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From July 4th to July 20th, I road tripped across the south. The first seven cities were with my babies, traveling from Georgia-Louisiana-Mississippi-Alabama. The last nine days I spent with three of my students and various activist organizations around the country, traveling from Tennessee to Texas.

I was home for two days before I was back on the road again, heading to Atlanta to present at the Vibrant Moons: Festival for the Indigenous Woman. I shared some #WeSpeakFuhWe jewels on preserving family history through oral storytelling. I learned just as much in my two days there that I did in my 16-day travels before it.

I kept a list of lessons that showed up, but there are too many to add here, so I’ll just share the main hittas over the course of this week. Here’s the first one: 

You don’t want the money. You want the experience or the things that the money will buy.

I spent many seasons asking for more money. I continuously earned more money too, but I still wasn’t getting what I wanted. I really wanted to travel more, have easier access to fresh food, and possessions that I absolutely loved instead of settled for. When I started asking for those specific things, they showed up either totally free or way less expensive.

Two examples:

1 :: I’d been wanting to canoe with the kids, but I couldn’t find a way to make it happen for I considered a reasonable amount. I also wanted to vacate on the bayou one day. And the kids had been saying they wanted to go horseback riding. As amazing as my mind is, I would’ve never put those three wants in the same vision. However, I rented rooms from a homeowner in Monroe who lived on the bayou, gave us unlimited access to her neighbor’s canoe, owned two beautiful horses and gave riding lessons, and all that costed $33 a night (cheaper if you extend your stay).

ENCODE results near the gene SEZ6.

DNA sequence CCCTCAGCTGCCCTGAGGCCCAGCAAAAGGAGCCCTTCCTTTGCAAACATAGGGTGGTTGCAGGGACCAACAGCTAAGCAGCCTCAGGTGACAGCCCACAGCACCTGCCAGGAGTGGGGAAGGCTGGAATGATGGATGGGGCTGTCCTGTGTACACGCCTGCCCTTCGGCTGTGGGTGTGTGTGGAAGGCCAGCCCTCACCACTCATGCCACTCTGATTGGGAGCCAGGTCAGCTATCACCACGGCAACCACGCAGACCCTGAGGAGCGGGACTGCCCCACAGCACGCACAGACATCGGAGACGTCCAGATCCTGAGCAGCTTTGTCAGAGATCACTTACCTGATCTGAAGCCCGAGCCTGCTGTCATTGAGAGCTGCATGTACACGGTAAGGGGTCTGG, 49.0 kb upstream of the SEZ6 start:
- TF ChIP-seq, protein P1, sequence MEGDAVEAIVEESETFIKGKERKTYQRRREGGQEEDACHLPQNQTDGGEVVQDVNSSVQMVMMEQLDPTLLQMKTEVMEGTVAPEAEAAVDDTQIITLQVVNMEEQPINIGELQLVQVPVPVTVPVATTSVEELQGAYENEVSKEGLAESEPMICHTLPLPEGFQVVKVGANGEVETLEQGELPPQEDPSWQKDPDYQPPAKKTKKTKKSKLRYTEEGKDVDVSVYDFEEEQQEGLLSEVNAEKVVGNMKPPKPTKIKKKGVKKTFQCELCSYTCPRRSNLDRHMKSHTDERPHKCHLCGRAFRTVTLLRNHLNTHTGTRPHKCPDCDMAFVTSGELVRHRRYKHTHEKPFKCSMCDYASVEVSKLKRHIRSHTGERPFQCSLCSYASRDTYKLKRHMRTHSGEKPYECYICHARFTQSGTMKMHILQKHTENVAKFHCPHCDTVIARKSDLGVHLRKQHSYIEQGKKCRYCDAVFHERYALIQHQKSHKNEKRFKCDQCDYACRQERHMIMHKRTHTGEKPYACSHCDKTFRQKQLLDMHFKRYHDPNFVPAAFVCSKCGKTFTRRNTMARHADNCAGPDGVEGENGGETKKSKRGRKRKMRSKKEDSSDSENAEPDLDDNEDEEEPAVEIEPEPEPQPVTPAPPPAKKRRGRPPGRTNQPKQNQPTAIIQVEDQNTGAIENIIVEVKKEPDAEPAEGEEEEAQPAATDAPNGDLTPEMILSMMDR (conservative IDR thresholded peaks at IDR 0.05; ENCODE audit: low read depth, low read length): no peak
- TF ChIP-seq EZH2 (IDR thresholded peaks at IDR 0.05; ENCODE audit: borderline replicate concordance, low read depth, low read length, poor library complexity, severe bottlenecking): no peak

2 :: Teaching high schoolers how to find their writer’s voice and give them permission to use it as explicitly as they wanted to, while also being able to travel with them and connect them to local resources/experts was always a goal of mine. And I wanted kids from the hood and the suburbs. I dreaded the thought of all the work it would take to get this started, then it happened in October 2016 when I was approached by Deep, who I volunteered for about four years ago, who had this exact same vision and the budget to make it happen, and who reached out to me to come aboard (no interview or application necessary).  

Confirmation:

Riding back from the beach yesterday with my friend, Crystal, we discussed experiences we’re craving. She shared hers, I shared mine, and then we fell into a natural pause in the conversation. The playlist rolled over the next song from Dynasty’s A Star in Life’s Clothing album that starts off singing, “It’s possible. Oh, you know, it’s possible.”

Apply that confirmation to your wish list too, okay? 

Post Script:

I ain’t saying don’t get yo paper. Please do, as I am too. I’m emphasizing to direct your energy towards what you want instead of the money itself, and the resources to get those things (money included) will show up. 

“You get exactly what you ask for and then you realize you gotta get better at asking.”

:: I’ll post the second lesson in a few days. See you then!

2 Comments

  1. Ashley Butler

    The timing of sharing youe experience is right on time for me!!!! I just wrote in my journey how time is the most valuable asset we have. More valuable than money and I read this.

    I have been asking for money, but it’s truly the experiences and connections I wish to bring into fruition that of course, money may be the avenue for that, but more so the time it takes to create a clear vision and do the work to manifest it.

    I appreciate your blog. I do. You just inspired me and helped ease the anxiety I’ve felt since quitting my job.

  2. Akela Renae

    This is exactly where I am. Yes, I need paper but it’s time to pursue passion. I just can’t be broke doing it. Just putting it out there like you did, and maybe the universe will make my dreams come true.

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